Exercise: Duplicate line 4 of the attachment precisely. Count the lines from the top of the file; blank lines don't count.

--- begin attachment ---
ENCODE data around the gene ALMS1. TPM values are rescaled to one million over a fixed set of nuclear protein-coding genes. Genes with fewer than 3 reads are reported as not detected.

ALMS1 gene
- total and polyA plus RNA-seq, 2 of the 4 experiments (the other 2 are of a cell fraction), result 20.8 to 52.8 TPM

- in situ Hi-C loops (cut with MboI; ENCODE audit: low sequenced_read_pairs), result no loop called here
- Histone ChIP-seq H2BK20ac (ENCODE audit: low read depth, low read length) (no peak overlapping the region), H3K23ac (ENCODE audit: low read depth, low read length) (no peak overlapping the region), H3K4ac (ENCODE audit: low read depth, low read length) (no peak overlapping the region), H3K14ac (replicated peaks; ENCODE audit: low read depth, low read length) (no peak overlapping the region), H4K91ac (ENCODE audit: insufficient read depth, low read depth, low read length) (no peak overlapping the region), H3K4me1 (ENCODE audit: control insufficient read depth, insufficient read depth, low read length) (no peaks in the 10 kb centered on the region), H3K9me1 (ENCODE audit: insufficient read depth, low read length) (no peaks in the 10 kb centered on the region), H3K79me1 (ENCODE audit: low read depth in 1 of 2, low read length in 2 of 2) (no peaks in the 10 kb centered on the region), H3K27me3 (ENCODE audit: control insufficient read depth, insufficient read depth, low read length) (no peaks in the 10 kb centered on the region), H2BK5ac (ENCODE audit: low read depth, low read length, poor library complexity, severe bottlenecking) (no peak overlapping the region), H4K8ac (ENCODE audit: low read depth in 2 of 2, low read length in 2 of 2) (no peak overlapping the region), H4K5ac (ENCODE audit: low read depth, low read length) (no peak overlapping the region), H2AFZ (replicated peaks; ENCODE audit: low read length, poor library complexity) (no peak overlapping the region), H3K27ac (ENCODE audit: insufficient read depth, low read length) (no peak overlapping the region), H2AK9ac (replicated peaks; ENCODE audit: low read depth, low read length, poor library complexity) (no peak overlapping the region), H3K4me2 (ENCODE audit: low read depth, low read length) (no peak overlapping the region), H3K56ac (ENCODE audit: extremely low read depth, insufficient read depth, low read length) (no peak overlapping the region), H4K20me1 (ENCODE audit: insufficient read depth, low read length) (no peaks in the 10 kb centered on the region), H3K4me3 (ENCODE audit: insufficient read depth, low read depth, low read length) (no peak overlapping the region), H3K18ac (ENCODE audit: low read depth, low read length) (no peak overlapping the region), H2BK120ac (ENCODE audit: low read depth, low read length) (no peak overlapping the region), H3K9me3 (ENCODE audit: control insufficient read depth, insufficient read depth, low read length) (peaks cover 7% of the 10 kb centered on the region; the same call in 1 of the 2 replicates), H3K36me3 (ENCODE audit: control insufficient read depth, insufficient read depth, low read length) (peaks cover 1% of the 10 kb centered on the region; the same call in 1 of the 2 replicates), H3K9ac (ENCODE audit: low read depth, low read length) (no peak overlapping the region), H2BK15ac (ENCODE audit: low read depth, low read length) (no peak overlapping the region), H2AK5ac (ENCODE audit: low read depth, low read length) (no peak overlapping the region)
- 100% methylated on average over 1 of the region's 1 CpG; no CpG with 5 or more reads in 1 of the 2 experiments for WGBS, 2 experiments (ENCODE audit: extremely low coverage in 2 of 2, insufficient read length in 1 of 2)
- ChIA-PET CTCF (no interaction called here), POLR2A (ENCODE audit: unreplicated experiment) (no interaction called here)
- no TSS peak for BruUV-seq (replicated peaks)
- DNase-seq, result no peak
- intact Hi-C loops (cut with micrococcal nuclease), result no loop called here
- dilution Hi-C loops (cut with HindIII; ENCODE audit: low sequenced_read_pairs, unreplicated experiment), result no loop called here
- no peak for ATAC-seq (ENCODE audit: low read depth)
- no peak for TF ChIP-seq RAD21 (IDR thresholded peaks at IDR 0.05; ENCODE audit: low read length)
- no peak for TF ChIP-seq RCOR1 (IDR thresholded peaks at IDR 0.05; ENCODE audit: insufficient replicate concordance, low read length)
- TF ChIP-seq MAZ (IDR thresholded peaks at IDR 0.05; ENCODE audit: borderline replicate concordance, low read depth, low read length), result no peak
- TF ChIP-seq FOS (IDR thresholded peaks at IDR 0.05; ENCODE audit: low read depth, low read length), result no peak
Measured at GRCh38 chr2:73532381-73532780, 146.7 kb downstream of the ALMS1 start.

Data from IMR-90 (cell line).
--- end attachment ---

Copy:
- in situ Hi-C loops (cut with MboI; ENCODE audit: low sequenced_read_pairs), result no loop called here